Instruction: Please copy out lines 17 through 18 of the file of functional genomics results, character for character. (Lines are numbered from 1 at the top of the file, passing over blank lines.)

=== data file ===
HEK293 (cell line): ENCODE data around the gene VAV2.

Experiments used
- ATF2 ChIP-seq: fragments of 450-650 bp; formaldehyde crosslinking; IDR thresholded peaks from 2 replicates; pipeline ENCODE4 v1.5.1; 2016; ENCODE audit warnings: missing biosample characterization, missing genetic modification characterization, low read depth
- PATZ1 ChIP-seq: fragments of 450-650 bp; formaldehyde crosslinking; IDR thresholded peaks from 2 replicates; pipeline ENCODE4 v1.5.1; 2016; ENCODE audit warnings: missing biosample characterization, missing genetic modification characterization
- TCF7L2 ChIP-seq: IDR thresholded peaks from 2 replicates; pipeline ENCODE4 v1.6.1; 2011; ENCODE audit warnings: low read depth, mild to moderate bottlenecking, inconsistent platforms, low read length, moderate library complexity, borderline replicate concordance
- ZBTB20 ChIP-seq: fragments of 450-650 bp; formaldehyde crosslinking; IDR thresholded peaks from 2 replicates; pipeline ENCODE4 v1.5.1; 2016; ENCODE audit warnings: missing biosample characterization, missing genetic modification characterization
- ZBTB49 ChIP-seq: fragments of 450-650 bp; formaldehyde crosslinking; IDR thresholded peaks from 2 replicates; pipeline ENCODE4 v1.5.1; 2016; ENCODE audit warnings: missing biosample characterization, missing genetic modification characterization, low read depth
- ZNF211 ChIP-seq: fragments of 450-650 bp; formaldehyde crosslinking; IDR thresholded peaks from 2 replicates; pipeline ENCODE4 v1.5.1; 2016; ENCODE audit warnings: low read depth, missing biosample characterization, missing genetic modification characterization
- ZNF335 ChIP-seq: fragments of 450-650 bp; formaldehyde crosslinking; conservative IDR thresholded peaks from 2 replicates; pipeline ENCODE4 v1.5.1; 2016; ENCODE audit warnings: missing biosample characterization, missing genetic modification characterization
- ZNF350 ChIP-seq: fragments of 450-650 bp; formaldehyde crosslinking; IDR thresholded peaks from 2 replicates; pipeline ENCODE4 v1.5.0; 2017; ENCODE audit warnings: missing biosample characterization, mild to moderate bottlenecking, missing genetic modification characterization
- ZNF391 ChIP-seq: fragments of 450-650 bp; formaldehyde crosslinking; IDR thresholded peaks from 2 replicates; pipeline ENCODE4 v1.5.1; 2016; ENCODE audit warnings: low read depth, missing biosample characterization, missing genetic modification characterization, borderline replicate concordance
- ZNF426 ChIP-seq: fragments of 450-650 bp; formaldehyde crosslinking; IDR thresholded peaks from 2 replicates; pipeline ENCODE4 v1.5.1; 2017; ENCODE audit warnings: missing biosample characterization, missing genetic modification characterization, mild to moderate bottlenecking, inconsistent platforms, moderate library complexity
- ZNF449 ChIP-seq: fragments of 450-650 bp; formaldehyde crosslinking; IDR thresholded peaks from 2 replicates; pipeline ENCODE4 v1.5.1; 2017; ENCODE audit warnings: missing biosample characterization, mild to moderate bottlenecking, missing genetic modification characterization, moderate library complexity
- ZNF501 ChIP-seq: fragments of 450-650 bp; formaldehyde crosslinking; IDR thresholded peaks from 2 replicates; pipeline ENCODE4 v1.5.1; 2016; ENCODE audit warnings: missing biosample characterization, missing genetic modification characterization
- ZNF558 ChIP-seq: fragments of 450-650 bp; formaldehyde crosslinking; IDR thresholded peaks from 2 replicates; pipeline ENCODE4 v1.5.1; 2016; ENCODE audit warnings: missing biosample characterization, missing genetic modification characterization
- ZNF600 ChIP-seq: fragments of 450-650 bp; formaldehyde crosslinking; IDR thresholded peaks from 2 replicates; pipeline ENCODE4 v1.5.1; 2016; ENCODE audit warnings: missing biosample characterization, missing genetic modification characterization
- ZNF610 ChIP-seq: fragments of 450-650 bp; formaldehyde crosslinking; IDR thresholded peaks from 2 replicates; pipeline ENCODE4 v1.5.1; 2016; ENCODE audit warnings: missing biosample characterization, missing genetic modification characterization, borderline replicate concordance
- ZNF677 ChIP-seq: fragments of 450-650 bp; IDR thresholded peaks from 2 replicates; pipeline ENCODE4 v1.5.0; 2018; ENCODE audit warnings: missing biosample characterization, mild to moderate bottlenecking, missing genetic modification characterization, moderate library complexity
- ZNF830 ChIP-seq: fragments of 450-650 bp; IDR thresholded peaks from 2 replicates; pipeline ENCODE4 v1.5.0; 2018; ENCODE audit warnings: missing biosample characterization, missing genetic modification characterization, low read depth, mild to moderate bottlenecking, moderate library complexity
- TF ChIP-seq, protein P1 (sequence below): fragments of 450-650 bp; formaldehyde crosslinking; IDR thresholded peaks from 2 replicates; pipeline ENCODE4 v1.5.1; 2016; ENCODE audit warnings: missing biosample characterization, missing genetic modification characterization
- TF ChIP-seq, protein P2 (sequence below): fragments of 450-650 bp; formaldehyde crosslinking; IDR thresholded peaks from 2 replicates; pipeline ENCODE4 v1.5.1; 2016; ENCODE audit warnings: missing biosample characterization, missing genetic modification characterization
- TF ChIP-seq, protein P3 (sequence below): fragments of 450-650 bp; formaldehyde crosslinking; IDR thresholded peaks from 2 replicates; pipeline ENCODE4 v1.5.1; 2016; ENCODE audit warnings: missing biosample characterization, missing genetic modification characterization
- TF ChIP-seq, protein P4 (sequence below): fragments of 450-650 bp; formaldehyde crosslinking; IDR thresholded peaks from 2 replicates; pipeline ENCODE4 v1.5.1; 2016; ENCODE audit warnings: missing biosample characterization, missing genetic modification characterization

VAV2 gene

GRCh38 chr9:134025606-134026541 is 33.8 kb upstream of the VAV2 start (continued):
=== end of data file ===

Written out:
- ZNF610 ChIP-seq: fragments of 450-650 bp; formaldehyde crosslinking; IDR thresholded peaks from 2 replicates; pipeline ENCODE4 v1.5.1; 2016; ENCODE audit warnings: missing biosample characterization, missing genetic modification characterization, borderline replicate concordance
- ZNF677 ChIP-seq: fragments of 450-650 bp; IDR thresholded peaks from 2 replicates; pipeline ENCODE4 v1.5.0; 2018; ENCODE audit warnings: missing biosample characterization, mild to moderate bottlenecking, missing genetic modification characterization, moderate library complexity